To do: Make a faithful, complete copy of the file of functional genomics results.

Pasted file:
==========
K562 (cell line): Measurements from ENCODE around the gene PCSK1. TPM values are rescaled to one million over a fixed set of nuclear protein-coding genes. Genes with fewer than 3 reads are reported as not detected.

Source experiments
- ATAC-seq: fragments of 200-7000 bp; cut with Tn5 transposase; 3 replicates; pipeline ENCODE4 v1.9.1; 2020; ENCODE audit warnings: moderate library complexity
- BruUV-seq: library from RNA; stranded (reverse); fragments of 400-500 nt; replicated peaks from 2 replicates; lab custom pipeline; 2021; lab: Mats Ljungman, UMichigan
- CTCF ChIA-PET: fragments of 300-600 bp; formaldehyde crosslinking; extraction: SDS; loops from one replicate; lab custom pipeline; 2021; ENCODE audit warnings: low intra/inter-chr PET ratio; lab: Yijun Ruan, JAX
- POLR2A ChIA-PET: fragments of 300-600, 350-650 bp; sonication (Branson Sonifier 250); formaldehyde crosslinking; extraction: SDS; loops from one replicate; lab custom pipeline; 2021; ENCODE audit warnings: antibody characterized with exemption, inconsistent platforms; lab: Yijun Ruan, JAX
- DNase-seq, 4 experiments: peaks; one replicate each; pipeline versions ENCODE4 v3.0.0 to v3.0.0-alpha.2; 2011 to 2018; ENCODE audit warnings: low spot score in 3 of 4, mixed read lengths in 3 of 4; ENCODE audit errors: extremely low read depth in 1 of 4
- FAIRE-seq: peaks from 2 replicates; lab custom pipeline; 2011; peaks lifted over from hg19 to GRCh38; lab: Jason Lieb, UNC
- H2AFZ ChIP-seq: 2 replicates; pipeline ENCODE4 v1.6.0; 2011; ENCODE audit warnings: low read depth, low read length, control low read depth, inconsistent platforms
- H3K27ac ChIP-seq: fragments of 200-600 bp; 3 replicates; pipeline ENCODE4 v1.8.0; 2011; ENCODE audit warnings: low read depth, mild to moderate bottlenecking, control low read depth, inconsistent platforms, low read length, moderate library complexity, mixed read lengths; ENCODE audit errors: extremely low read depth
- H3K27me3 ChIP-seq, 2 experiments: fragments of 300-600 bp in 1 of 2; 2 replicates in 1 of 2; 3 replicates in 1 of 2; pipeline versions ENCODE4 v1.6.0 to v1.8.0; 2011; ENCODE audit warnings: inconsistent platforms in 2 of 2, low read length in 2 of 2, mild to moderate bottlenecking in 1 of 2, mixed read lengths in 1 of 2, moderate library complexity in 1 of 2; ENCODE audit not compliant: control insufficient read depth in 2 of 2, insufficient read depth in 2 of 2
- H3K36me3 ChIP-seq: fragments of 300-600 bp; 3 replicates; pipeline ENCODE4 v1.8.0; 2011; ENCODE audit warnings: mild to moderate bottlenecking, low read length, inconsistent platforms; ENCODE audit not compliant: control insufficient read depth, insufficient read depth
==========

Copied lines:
K562 (cell line): Measurements from ENCODE around the gene PCSK1. TPM values are rescaled to one million over a fixed set of nuclear protein-coding genes. Genes with fewer than 3 reads are reported as not detected.

Source experiments
- ATAC-seq: fragments of 200-7000 bp; cut with Tn5 transposase; 3 replicates; pipeline ENCODE4 v1.9.1; 2020; ENCODE audit warnings: moderate library complexity
- BruUV-seq: library from RNA; stranded (reverse); fragments of 400-500 nt; replicated peaks from 2 replicates; lab custom pipeline; 2021; lab: Mats Ljungman, UMichigan
- CTCF ChIA-PET: fragments of 300-600 bp; formaldehyde crosslinking; extraction: SDS; loops from one replicate; lab custom pipeline; 2021; ENCODE audit warnings: low intra/inter-chr PET ratio; lab: Yijun Ruan, JAX
- POLR2A ChIA-PET: fragments of 300-600, 350-650 bp; sonication (Branson Sonifier 250); formaldehyde crosslinking; extraction: SDS; loops from one replicate; lab custom pipeline; 2021; ENCODE audit warnings: antibody characterized with exemption, inconsistent platforms; lab: Yijun Ruan, JAX
- DNase-seq, 4 experiments: peaks; one replicate each; pipeline versions ENCODE4 v3.0.0 to v3.0.0-alpha.2; 2011 to 2018; ENCODE audit warnings: low spot score in 3 of 4, mixed read lengths in 3 of 4; ENCODE audit errors: extremely low read depth in 1 of 4
- FAIRE-seq: peaks from 2 replicates; lab custom pipeline; 2011; peaks lifted over from hg19 to GRCh38; lab: Jason Lieb, UNC
- H2AFZ ChIP-seq: 2 replicates; pipeline ENCODE4 v1.6.0; 2011; ENCODE audit warnings: low read depth, low read length, control low read depth, inconsistent platforms
- H3K27ac ChIP-seq: fragments of 200-600 bp; 3 replicates; pipeline ENCODE4 v1.8.0; 2011; ENCODE audit warnings: low read depth, mild to moderate bottlenecking, control low read depth, inconsistent platforms, low read length, moderate library complexity, mixed read lengths; ENCODE audit errors: extremely low read depth
- H3K27me3 ChIP-seq, 2 experiments: fragments of 300-600 bp in 1 of 2; 2 replicates in 1 of 2; 3 replicates in 1 of 2; pipeline versions ENCODE4 v1.6.0 to v1.8.0; 2011; ENCODE audit warnings: inconsistent platforms in 2 of 2, low read length in 2 of 2, mild to moderate bottlenecking in 1 of 2, mixed read lengths in 1 of 2, moderate library complexity in 1 of 2; ENCODE audit not compliant: control insufficient read depth in 2 of 2, insufficient read depth in 2 of 2
- H3K36me3 ChIP-seq: fragments of 300-600 bp; 3 replicates; pipeline ENCODE4 v1.8.0; 2011; ENCODE audit warnings: mild to moderate bottlenecking, low read length, inconsistent platforms; ENCODE audit not compliant: control insufficient read depth, insufficient read depth